In what's being praised as a significant step toward reform, the Colorado Department of Corrections is now instructing staff to no longer consign mentally ill prisoners to administrative segregation. In a memo to prison wardens issued earlier this week, a DOC official explains that the "major mentally ill" must be sent to a residential treatment program rather than being punished with ad-seg for misbehavior. That's a sharp turnaround for the DOC, which has been criticized for using solitary confinement in recent years at a rate that's twice the national average.
"I am asking that, going forward, please ensure that your staff are aware that offenders with MMI [major mental illness] Qualifiers cannot be referred to Administrative Segregation placement," states interim director of prisons Lou Archuleta in the memo.
Approximately 40 percent of the state's prisoners in ad-seg, or 23-hour-a-day isolation, are either developmentally disabled or have received a diagnosis of serious mental illness.* Some, like Troy Anderson and Sam Mandez, have become the focal point of lawsuits and public attention because of their many years of being buried in supermax confinement and lack of treatment for chronic mental conditions.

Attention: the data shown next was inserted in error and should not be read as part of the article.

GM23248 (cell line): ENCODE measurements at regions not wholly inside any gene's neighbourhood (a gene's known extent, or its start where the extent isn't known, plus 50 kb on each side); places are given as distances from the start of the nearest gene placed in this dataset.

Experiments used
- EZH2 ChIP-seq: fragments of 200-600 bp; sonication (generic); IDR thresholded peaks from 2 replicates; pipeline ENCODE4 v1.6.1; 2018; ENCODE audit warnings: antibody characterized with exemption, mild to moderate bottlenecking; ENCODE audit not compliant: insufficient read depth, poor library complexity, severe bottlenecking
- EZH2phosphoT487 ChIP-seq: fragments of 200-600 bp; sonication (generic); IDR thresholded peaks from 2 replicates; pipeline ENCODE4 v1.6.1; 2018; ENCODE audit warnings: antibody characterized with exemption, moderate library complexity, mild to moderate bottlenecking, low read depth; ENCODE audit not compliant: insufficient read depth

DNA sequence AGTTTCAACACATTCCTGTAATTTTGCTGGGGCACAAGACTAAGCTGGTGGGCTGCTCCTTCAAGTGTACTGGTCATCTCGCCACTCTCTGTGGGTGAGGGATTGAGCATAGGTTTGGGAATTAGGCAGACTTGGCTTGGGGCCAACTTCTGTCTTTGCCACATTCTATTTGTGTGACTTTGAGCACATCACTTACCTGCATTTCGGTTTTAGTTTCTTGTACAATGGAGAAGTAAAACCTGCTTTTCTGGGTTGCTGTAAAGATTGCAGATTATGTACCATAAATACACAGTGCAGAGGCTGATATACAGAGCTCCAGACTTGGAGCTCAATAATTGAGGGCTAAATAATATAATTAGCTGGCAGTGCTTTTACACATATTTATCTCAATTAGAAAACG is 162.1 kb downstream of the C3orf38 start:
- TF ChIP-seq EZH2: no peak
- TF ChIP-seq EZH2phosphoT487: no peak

DOC officials claim that they've greatly reduced the number of prisoners housed in ad-seg over the last two years, an effort that began under chief Tom Clements before his murder last spring. The memo won't immediately change anything for prisoners like Anderson and Mandez, but the ACLU of Colorado, which obtained the memo on Thursday, hailed the move as "an enormous step in the right direction." The organization has been pushing the DOC to further restrict its use of ad-seg and beef up its sputtering mental-health treatment resources.
"We remain concerned that the definition of major mental illness adopted by CDOC is too narrow," ACLU staff attorney Rebecca Wallace responded in a prepared statement, "and that there are still prisoners in administrative segregation who are seriously mentally ill and should not be placed in prolonged solitary confinement."
Read the full memo below.
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* A clarification: The data on the number of ad-seg prisoners diagnosed with mental illness comes from 2011 data. In a conversation on December 17, DOC spokesman Roger Hudson stated that the number of offenders classified as having a "major mental illness" and housed in ad-seg is now down to eight in the entire state system -- a dramatic reduction from a year ago. Contrast this with an ACLU report released a few months ago, which notes that while the overall number of inmates in solitary confinement was declining, "prisoners with moderate to severe psychiatric needs now constitute a majority of those in administrative segregation."
More from our Prison Life archive circa May: "Troy Anderson: Are prisoner's conditions worse since winning supermax lawsuit?"